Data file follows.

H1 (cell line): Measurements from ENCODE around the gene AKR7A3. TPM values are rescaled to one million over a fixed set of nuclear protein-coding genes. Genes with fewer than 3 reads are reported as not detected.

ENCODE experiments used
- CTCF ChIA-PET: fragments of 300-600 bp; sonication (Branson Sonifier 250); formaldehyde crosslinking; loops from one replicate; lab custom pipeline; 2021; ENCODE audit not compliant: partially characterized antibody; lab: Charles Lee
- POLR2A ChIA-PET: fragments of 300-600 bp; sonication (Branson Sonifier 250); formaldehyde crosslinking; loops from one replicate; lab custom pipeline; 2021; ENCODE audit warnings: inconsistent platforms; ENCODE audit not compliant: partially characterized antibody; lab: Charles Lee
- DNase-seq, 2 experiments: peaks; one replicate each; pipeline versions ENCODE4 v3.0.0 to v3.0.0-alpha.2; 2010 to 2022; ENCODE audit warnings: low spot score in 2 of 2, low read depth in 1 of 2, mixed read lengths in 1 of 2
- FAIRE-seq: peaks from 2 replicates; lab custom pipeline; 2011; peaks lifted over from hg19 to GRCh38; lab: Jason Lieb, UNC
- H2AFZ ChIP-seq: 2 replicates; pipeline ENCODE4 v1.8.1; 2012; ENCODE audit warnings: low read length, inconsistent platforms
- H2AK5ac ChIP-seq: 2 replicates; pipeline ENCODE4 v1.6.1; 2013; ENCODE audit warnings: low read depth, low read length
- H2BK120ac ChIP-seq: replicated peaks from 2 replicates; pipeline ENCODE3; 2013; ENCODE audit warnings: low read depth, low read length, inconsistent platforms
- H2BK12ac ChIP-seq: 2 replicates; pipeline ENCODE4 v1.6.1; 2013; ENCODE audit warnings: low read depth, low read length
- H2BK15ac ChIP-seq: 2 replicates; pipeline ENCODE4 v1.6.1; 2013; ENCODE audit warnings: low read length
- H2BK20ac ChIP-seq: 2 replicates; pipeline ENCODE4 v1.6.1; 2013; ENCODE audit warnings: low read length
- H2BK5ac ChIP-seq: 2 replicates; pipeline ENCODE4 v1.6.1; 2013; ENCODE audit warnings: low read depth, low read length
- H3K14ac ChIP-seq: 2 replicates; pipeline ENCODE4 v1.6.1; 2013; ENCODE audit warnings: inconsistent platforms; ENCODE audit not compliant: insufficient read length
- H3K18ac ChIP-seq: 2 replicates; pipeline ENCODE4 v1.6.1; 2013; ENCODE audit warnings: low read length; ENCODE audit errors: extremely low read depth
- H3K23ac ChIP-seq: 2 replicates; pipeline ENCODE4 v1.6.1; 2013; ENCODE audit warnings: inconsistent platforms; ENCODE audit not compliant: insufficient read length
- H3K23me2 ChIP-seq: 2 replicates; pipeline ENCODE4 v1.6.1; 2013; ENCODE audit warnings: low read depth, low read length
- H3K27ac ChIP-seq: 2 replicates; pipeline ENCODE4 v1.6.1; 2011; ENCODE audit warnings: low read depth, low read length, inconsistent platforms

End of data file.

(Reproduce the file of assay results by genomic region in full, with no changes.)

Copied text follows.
H1 (cell line): Measurements from ENCODE around the gene AKR7A3. TPM values are rescaled to one million over a fixed set of nuclear protein-coding genes. Genes with fewer than 3 reads are reported as not detected.

ENCODE experiments used
- CTCF ChIA-PET: fragments of 300-600 bp; sonication (Branson Sonifier 250); formaldehyde crosslinking; loops from one replicate; lab custom pipeline; 2021; ENCODE audit not compliant: partially characterized antibody; lab: Charles Lee
- POLR2A ChIA-PET: fragments of 300-600 bp; sonication (Branson Sonifier 250); formaldehyde crosslinking; loops from one replicate; lab custom pipeline; 2021; ENCODE audit warnings: inconsistent platforms; ENCODE audit not compliant: partially characterized antibody; lab: Charles Lee
- DNase-seq, 2 experiments: peaks; one replicate each; pipeline versions ENCODE4 v3.0.0 to v3.0.0-alpha.2; 2010 to 2022; ENCODE audit warnings: low spot score in 2 of 2, low read depth in 1 of 2, mixed read lengths in 1 of 2
- FAIRE-seq: peaks from 2 replicates; lab custom pipeline; 2011; peaks lifted over from hg19 to GRCh38; lab: Jason Lieb, UNC
- H2AFZ ChIP-seq: 2 replicates; pipeline ENCODE4 v1.8.1; 2012; ENCODE audit warnings: low read length, inconsistent platforms
- H2AK5ac ChIP-seq: 2 replicates; pipeline ENCODE4 v1.6.1; 2013; ENCODE audit warnings: low read depth, low read length
- H2BK120ac ChIP-seq: replicated peaks from 2 replicates; pipeline ENCODE3; 2013; ENCODE audit warnings: low read depth, low read length, inconsistent platforms
- H2BK12ac ChIP-seq: 2 replicates; pipeline ENCODE4 v1.6.1; 2013; ENCODE audit warnings: low read depth, low read length
- H2BK15ac ChIP-seq: 2 replicates; pipeline ENCODE4 v1.6.1; 2013; ENCODE audit warnings: low read length
- H2BK20ac ChIP-seq: 2 replicates; pipeline ENCODE4 v1.6.1; 2013; ENCODE audit warnings: low read length
- H2BK5ac ChIP-seq: 2 replicates; pipeline ENCODE4 v1.6.1; 2013; ENCODE audit warnings: low read depth, low read length
- H3K14ac ChIP-seq: 2 replicates; pipeline ENCODE4 v1.6.1; 2013; ENCODE audit warnings: inconsistent platforms; ENCODE audit not compliant: insufficient read length
- H3K18ac ChIP-seq: 2 replicates; pipeline ENCODE4 v1.6.1; 2013; ENCODE audit warnings: low read length; ENCODE audit errors: extremely low read depth
- H3K23ac ChIP-seq: 2 replicates; pipeline ENCODE4 v1.6.1; 2013; ENCODE audit warnings: inconsistent platforms; ENCODE audit not compliant: insufficient read length
- H3K23me2 ChIP-seq: 2 replicates; pipeline ENCODE4 v1.6.1; 2013; ENCODE audit warnings: low read depth, low read length
- H3K27ac ChIP-seq: 2 replicates; pipeline ENCODE4 v1.6.1; 2011; ENCODE audit warnings: low read depth, low read length, inconsistent platforms